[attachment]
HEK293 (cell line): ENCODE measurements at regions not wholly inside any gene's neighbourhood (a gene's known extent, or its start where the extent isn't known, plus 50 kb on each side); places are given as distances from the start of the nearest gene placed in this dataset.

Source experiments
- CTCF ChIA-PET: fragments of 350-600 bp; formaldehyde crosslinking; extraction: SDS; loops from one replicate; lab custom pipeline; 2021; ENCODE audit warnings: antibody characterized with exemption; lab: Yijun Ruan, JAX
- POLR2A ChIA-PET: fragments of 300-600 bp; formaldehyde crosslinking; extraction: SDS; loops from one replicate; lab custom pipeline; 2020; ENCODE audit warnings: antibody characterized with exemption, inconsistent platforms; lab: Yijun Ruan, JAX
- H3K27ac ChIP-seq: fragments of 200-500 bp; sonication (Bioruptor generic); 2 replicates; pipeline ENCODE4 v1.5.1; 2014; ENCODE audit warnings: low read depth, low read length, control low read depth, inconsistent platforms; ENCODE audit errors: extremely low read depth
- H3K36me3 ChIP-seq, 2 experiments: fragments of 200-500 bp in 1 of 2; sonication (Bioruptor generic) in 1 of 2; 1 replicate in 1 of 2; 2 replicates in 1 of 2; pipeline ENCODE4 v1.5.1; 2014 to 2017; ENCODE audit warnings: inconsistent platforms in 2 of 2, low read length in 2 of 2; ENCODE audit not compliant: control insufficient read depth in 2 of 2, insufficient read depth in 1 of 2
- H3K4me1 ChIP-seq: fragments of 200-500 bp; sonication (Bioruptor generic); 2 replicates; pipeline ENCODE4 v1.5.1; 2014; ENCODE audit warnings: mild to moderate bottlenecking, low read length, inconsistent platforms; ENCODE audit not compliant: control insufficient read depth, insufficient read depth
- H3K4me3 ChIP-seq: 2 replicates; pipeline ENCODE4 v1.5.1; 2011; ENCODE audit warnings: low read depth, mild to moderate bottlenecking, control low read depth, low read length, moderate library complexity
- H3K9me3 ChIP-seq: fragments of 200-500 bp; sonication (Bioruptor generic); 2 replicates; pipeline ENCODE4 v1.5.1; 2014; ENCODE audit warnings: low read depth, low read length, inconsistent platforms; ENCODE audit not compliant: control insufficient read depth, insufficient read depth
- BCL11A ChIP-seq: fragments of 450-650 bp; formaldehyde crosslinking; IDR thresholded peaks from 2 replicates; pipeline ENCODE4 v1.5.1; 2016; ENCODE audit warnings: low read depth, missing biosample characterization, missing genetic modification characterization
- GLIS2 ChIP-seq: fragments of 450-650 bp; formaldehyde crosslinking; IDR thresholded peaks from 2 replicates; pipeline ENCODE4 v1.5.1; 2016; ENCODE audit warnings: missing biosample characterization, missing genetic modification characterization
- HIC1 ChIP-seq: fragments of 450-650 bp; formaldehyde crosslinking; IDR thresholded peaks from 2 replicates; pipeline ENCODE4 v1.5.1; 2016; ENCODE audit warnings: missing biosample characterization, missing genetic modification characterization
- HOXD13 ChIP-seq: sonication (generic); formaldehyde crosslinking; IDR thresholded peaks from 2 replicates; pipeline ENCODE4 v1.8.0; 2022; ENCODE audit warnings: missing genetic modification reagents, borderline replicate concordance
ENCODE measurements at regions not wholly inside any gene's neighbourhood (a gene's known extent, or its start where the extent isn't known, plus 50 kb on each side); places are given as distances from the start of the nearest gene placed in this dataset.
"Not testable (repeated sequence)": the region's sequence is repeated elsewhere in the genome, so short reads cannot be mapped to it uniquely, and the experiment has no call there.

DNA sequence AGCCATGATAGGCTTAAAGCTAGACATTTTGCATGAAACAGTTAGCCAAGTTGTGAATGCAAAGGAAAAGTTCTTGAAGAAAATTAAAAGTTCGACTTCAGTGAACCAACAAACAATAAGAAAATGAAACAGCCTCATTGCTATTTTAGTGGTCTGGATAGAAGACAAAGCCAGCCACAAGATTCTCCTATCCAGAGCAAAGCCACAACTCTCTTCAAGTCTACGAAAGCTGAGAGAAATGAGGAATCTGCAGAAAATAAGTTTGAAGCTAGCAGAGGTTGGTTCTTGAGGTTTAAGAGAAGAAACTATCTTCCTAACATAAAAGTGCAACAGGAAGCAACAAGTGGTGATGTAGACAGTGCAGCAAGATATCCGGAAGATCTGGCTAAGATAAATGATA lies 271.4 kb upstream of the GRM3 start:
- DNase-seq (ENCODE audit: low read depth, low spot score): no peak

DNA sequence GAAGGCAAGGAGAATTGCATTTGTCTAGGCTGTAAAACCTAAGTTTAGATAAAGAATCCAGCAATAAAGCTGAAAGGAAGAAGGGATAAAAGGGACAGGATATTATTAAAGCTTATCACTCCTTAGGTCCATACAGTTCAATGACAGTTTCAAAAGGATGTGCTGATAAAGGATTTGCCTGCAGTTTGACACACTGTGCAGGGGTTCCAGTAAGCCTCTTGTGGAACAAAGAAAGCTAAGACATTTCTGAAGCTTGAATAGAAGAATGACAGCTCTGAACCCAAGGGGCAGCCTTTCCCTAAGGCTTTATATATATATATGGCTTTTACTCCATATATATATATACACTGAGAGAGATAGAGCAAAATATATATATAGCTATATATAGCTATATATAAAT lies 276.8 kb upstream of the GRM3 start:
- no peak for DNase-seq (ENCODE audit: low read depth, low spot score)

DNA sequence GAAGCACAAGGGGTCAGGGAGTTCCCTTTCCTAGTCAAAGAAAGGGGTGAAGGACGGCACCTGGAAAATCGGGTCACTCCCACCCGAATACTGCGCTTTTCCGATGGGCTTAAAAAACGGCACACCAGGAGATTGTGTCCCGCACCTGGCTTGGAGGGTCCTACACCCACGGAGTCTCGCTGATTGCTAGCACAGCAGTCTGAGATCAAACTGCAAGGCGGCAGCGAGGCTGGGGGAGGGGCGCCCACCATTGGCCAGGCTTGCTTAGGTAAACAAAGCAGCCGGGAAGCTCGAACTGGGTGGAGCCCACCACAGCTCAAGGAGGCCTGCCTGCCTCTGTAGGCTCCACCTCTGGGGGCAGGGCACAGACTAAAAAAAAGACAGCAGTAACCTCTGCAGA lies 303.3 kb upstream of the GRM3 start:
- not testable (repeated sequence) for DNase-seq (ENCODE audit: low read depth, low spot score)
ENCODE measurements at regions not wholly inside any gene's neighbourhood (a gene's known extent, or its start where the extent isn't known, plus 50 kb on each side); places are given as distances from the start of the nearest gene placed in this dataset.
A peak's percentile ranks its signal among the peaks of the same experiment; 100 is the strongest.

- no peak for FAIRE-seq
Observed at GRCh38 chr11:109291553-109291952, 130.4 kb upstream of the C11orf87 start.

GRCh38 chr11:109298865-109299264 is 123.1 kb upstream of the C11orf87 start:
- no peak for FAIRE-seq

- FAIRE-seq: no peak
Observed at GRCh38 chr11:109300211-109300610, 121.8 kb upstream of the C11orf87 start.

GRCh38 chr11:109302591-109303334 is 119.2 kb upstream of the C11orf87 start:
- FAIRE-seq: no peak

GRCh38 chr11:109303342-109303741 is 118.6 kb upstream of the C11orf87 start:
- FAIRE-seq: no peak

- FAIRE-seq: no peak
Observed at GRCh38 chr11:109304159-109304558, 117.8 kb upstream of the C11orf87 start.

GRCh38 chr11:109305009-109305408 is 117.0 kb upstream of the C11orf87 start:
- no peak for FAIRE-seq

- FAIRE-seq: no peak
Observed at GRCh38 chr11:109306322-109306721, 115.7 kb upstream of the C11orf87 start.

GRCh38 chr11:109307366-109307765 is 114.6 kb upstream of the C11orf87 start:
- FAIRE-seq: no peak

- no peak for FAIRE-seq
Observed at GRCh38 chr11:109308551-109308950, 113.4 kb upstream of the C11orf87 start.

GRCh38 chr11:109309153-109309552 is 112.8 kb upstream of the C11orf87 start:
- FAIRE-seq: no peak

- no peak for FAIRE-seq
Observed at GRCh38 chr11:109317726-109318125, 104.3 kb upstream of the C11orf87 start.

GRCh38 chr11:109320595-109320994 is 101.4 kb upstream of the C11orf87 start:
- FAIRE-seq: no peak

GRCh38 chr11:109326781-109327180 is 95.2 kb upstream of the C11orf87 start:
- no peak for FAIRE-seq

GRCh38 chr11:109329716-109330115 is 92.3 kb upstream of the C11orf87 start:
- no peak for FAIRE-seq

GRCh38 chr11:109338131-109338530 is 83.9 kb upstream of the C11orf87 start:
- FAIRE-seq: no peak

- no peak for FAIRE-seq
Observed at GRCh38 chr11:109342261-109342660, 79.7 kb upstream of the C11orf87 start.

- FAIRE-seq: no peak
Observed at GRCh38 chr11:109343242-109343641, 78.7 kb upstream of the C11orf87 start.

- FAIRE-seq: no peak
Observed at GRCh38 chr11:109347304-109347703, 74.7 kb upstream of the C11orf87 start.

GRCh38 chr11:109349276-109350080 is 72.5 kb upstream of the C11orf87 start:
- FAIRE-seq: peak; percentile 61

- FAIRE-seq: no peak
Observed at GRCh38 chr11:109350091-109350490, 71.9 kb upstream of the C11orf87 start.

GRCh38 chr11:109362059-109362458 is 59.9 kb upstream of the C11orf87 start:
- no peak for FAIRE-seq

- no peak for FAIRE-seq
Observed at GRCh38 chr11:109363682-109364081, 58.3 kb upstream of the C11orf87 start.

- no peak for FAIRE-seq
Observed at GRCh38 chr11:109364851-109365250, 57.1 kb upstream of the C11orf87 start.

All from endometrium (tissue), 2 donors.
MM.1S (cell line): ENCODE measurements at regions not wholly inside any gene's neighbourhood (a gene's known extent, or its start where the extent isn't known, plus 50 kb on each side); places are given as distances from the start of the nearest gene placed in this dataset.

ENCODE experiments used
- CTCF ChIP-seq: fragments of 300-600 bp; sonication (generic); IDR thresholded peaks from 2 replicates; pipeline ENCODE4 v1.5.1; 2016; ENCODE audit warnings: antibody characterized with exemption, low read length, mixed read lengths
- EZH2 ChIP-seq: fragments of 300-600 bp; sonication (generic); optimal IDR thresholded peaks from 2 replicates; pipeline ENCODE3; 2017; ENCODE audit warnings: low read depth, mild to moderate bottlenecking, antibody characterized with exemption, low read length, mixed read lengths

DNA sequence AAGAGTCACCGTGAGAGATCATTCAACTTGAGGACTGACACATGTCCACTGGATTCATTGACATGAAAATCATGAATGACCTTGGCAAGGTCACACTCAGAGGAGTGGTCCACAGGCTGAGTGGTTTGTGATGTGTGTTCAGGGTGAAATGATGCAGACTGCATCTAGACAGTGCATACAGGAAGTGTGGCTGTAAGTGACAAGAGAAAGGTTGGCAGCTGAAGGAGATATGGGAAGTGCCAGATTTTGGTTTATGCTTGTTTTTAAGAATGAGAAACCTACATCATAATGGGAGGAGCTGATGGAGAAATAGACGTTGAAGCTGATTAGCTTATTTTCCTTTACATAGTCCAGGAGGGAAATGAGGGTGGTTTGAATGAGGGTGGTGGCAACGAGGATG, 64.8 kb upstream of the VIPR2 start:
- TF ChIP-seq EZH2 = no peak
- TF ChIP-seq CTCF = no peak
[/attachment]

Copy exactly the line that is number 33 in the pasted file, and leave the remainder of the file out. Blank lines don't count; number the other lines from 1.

- FAIRE-seq: no peak